Here are four important things you can do now.
1. Contact your local ALS Association chapter.
The ALS Association is the main ALS support organization in the United States. It has local chapters across the country that provide free support services, such as one-on-one advice, equipment, support groups, and more. All you need to do is call or email.
2. Get a second opinion.
Diagnosing ALS is tricky. It can be a lengthy and frustrating process. Many people have been misdiagnosed. It is wise to get a second opinion from a neurologist who specializes in ALS.
3. Attend an ALS clinic.
At no cost, you can meet with a team of ALS specialists once every three months. They will monitor your health, develop an individualized care plan, and make recommendations. Attending clinic can improve your quality of life—and even extend your life.
4. Learn about SSDI and Medicare disability benefits.
You do not have to be 65 years old to receive monthly checks through Social Security Disability Insurance and health insurance through Medicare. Most people with ALS qualify for both. There is a five-month waiting period, so you'll want to apply as soon as possible.
When you feel ready...
Everyone reacts differently to an ALS diagnosis. Some people prefer to continue with their everyday lives and cross each bridge as it comes. Others want to read everything they can ahead of time. There is no right approach. If you are ready to learn more, here is what we suggest:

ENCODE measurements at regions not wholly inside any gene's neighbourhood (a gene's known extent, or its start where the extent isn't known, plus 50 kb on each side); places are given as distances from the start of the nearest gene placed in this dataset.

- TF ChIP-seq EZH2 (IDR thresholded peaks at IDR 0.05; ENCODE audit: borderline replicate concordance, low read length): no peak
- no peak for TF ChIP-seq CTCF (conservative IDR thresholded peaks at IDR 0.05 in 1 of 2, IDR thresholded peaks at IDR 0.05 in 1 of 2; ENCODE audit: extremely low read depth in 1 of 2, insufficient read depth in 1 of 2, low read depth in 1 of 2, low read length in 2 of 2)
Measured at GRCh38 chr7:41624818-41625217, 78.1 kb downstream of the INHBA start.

- Learn More About ALS. It can be helpful to educate yourself on the disease and know what to expect. But remember that it affects everyone differently.
- Decide how to tell others. This link will take you to an ALS Association manual that discusses how you can tell others—including children. Start on page 11.
- Plan how you will make ends meet. Planning ahead and learning about things like disability benefits and equipment loan closets can save you thousands of dollars.
- Read our People with ALS page. When you are ready, this page—and the rest of this website—go into much greater detail about things you can do and future needs you may have. Remember that some of the information may not apply to you.
- Read answers to Common Questions. Here you can learn more about things that people with ALS and their caregivers want to know.
For Additional Information
We recommend avoiding the temptation to read everything you can find online. Not all information is accurate and you don't want to become so obsessed that ALS takes over your entire life. Be sure to find trusted sources. Beware of scams that offer expensive miracle cures.
For more in-depth information about ALS and how you can adjust to life with it, we suggest reading these guides from The ALS Association: